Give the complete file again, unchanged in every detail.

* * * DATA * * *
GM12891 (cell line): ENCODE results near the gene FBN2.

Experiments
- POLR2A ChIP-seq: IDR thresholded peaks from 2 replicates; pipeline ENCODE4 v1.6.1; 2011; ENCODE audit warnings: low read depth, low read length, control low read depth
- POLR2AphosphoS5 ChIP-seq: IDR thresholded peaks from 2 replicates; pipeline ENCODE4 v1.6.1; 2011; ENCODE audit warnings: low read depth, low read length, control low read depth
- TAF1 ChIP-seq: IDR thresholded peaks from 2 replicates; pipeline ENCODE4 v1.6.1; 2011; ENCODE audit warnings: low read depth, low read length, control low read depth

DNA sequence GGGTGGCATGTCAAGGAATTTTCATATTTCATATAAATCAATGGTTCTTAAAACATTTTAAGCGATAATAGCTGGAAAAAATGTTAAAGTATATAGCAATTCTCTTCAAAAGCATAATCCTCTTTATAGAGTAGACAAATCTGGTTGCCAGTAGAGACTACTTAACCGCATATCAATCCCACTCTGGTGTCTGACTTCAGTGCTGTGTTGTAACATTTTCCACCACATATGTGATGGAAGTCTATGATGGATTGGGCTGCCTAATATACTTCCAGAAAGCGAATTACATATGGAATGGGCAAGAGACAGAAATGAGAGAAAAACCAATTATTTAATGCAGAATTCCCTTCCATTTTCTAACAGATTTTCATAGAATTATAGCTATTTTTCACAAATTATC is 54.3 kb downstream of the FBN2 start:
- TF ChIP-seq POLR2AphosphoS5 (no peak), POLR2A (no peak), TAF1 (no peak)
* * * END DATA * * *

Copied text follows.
GM12891 (cell line): ENCODE results near the gene FBN2.

Experiments
- POLR2A ChIP-seq: IDR thresholded peaks from 2 replicates; pipeline ENCODE4 v1.6.1; 2011; ENCODE audit warnings: low read depth, low read length, control low read depth
- POLR2AphosphoS5 ChIP-seq: IDR thresholded peaks from 2 replicates; pipeline ENCODE4 v1.6.1; 2011; ENCODE audit warnings: low read depth, low read length, control low read depth
- TAF1 ChIP-seq: IDR thresholded peaks from 2 replicates; pipeline ENCODE4 v1.6.1; 2011; ENCODE audit warnings: low read depth, low read length, control low read depth

DNA sequence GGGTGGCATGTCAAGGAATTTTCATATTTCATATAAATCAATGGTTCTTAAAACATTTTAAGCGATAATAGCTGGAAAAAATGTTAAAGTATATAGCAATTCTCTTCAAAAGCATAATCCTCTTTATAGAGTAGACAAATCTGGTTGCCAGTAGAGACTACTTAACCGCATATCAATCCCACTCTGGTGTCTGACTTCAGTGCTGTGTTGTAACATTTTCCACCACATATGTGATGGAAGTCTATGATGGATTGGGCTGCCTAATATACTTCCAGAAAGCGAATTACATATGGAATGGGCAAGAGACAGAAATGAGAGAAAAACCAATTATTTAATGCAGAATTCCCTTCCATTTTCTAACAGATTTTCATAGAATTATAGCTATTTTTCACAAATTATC is 54.3 kb downstream of the FBN2 start:
- TF ChIP-seq POLR2AphosphoS5 (no peak), POLR2A (no peak), TAF1 (no peak)